This panel is constituted of four scholars from France and Thailand. They examine different aspects of the Thai “epigraphic habit” – as Latinist Ramsay MacMullen puts it – relative to specific political areas, namely Sukhothai, Ayutthaya, Lan Na and Lan Xang.
The first paper studies the inscriptions of Sukhothai written in Pali language, focusing on two aspects. On the one hand, it evaluates the function that this language occupies in the inscriptions – e.g. public, symbolic, apotropaic, etc. – and in their contents, in order to draw out the elements that participate in the installation and dissemination of the Pali “ideology”, with all that it conveys in terms of references to the canonical corpus. Pali epigraphy was an essential vector in the installation of “Theravada” Buddhism in the kingdom, as a tool embodying a form of religious legitimacy, perfectly manipulated by the Thai religious and royal powers.
The second paper aims to address a little-documented period of the history of the kingdom of Ayutthaya, namely the reign of Somdet Chao Sam Phraya (r. 1424–1448). It will scrutinize the epigraphic corpus of this period, which was overlooked by Western scholars. At the same time, the issue of the scarcity of inscriptions found in the kingdom of Ayutthaya will be raised. The epigraphy of Ayutthaya, in the first centuries, is extremely limited and seems to ignore the model of Sukhothai inherited from the Khmer: the warrior narratives, the long eulogies of the rulers, the lists of foundations, the territorial claims, are all absent. The question arises, therefore, what remains of the Siamese contribution to epigraphy, and also what are the connections with Lanna and Sukhothai inscriptions in terms of historiography and literacy.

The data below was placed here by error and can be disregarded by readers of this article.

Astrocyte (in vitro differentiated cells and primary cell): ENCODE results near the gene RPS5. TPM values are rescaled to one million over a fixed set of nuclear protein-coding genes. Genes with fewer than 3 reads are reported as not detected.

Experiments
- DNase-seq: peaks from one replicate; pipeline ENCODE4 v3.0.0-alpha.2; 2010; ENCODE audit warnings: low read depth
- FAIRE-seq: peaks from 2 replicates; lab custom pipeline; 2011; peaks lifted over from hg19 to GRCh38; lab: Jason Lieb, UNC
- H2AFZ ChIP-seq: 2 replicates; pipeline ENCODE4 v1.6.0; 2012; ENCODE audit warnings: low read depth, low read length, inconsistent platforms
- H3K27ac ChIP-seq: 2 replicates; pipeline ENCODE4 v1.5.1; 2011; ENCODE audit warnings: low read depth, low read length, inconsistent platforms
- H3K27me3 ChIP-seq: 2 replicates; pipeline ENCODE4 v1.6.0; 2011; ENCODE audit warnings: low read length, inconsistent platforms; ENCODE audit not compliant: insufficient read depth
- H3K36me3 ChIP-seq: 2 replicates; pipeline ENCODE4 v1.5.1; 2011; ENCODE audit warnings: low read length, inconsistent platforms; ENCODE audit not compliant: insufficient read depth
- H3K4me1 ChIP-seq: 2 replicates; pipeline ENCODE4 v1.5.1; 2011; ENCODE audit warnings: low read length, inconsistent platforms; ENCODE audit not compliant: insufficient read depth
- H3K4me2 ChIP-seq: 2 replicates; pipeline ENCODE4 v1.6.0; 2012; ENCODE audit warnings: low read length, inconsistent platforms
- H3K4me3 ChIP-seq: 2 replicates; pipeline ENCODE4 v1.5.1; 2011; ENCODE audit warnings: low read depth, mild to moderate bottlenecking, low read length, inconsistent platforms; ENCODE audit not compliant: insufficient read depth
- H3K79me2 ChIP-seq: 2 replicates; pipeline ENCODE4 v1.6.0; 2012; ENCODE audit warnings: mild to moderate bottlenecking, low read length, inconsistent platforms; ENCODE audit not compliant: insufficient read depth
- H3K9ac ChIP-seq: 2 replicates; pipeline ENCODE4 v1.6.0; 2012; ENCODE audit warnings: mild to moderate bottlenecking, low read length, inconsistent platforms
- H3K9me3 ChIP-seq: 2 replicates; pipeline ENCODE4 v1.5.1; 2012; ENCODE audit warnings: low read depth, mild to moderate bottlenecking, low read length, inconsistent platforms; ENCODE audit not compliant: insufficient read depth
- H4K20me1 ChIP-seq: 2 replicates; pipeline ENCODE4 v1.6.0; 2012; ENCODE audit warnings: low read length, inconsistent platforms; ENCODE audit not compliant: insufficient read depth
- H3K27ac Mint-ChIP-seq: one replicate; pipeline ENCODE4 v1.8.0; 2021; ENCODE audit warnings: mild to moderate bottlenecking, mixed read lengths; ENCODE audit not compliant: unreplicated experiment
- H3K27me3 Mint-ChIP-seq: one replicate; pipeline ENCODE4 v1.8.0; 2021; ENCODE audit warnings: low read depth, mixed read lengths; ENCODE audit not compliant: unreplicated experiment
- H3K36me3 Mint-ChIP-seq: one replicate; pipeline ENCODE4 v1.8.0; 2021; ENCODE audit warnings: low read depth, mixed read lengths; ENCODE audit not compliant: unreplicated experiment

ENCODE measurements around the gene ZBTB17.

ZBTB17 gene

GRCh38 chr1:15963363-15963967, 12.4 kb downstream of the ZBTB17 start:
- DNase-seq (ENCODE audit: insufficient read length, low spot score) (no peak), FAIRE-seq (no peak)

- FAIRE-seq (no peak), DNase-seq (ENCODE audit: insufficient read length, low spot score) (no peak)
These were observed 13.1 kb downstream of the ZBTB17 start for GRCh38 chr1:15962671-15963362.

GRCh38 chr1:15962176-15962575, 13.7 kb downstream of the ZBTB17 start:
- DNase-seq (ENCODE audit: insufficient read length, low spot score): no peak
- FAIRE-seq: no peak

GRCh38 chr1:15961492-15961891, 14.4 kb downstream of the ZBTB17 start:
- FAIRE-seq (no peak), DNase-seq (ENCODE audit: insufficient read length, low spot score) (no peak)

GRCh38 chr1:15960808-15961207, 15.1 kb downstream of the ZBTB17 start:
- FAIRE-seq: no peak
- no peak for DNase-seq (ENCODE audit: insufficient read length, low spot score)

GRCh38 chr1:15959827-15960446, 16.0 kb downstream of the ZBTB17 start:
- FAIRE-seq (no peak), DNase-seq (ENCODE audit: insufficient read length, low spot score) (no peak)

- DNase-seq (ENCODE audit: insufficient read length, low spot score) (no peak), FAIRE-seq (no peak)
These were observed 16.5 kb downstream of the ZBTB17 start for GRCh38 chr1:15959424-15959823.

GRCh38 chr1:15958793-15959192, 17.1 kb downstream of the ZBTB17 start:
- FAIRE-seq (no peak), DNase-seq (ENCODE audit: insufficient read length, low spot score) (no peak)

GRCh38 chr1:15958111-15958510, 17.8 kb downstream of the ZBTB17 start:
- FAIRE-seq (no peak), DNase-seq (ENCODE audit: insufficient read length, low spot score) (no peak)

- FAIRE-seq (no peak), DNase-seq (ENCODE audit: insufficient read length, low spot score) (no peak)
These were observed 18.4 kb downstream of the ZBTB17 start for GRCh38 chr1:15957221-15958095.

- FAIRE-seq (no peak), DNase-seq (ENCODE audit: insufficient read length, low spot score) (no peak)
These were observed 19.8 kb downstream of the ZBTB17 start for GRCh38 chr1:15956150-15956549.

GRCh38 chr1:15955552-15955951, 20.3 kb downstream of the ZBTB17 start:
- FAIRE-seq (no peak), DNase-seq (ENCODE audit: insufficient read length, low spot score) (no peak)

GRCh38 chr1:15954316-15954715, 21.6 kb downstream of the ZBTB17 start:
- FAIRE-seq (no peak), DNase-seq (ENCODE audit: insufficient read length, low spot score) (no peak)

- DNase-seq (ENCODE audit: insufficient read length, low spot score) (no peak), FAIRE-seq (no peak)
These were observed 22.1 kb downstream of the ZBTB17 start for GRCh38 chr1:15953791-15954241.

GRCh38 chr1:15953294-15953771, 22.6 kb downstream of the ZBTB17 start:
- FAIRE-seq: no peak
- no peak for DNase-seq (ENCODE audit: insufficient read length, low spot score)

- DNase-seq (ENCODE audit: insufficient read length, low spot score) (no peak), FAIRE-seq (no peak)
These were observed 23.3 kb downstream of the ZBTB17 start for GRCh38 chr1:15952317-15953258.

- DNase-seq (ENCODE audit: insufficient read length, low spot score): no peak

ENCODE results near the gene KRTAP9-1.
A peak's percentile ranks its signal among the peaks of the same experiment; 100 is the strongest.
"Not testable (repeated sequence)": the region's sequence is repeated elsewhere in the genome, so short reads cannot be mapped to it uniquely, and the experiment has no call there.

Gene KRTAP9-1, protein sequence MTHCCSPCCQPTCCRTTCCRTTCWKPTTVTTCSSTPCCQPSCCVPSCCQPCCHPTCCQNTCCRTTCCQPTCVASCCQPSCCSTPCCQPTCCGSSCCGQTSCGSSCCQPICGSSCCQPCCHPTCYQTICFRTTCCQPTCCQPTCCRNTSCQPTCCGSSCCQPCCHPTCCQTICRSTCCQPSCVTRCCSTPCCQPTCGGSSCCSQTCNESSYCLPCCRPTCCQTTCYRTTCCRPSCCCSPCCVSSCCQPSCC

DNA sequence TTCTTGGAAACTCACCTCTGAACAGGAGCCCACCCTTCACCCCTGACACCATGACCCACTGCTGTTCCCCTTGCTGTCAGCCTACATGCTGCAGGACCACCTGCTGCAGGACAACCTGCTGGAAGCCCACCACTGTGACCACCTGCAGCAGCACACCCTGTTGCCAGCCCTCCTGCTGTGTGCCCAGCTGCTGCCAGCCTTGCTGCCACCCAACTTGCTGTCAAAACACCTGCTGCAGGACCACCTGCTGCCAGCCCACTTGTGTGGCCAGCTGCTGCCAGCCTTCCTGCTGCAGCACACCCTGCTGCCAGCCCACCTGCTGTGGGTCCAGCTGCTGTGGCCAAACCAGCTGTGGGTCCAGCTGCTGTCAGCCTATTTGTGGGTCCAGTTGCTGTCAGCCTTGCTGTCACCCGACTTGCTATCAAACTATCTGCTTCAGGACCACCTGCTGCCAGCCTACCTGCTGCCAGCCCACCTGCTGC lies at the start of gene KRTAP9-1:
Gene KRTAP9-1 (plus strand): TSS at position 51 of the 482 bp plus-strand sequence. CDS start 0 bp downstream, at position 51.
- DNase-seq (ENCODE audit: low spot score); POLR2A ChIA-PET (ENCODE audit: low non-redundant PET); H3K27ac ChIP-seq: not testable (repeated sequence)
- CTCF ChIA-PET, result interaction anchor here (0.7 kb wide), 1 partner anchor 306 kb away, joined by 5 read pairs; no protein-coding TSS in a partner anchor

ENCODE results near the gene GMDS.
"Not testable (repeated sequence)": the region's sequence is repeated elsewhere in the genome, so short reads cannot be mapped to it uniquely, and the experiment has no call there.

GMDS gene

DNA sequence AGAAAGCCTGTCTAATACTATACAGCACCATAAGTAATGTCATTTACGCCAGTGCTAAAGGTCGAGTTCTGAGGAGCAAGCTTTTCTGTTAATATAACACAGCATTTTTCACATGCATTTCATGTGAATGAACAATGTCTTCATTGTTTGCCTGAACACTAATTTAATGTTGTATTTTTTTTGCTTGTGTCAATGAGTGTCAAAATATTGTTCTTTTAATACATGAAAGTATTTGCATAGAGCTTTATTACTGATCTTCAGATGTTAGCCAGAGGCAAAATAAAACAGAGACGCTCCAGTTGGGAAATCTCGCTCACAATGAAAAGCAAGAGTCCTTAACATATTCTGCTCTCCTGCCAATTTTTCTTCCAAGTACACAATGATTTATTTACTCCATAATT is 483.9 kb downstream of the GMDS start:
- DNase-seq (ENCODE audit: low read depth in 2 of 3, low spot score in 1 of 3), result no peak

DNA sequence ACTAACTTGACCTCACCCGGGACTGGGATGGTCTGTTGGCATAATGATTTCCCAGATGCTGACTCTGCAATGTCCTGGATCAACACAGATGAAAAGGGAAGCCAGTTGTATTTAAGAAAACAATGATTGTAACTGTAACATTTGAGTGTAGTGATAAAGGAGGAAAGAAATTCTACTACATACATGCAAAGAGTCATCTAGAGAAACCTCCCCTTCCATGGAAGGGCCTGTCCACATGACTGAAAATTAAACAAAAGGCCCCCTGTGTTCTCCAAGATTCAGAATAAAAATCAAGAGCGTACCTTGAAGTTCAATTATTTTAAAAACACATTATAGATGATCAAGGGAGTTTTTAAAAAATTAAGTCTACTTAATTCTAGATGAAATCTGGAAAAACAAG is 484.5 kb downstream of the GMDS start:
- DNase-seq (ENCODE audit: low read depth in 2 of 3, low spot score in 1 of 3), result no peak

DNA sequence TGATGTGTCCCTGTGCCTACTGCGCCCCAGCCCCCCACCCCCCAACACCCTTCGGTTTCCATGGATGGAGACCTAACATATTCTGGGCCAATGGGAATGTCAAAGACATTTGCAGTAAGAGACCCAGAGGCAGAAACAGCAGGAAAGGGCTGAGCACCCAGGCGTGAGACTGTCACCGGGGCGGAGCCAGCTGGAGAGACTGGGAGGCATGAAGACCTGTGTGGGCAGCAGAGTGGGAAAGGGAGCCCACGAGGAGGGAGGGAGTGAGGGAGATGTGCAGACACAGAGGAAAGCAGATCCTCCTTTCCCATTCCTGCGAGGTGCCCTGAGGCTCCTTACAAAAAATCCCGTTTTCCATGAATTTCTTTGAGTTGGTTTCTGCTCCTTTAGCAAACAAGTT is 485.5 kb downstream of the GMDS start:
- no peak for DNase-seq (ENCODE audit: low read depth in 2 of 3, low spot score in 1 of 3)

The third and fourth papers address ongoing projects dedicated to the epigraphic corpus of the kingodms of Lan Na (present-day in Northern Thailand) and Lan Xang (preesnt-day in Laos) respectively. The former reports a research project on the epigraphic corpus and archaeological remains recently unearthed in the Fang river basin (Chiang Mai province), in cooperation with two researchers at the Chiang Mai University (Thailand). This project aims to document and publish the epigraphic corpus of this region, as well as to contribute to the history of the spread of Buddhism (in the 15th –16th centuries) in this part of the ancient kingdom of Lan Na, on the fringes of Burma. The latter concerns the inscriptions written on stone of the Lao cultural area. It aims to take stock of the first corpus to be edited, i.e. the stele inscriptions of the “greater” Lan Xang kingdom (16th –17th c.), on a territory which corresponded to present-day Laos and the northeastern region of Thailand. It attempts to highlight what characterizes these inscriptions – especially with regard to that of neighboring realms –, and to explain the choices that have been made for their edition on paper and for online database.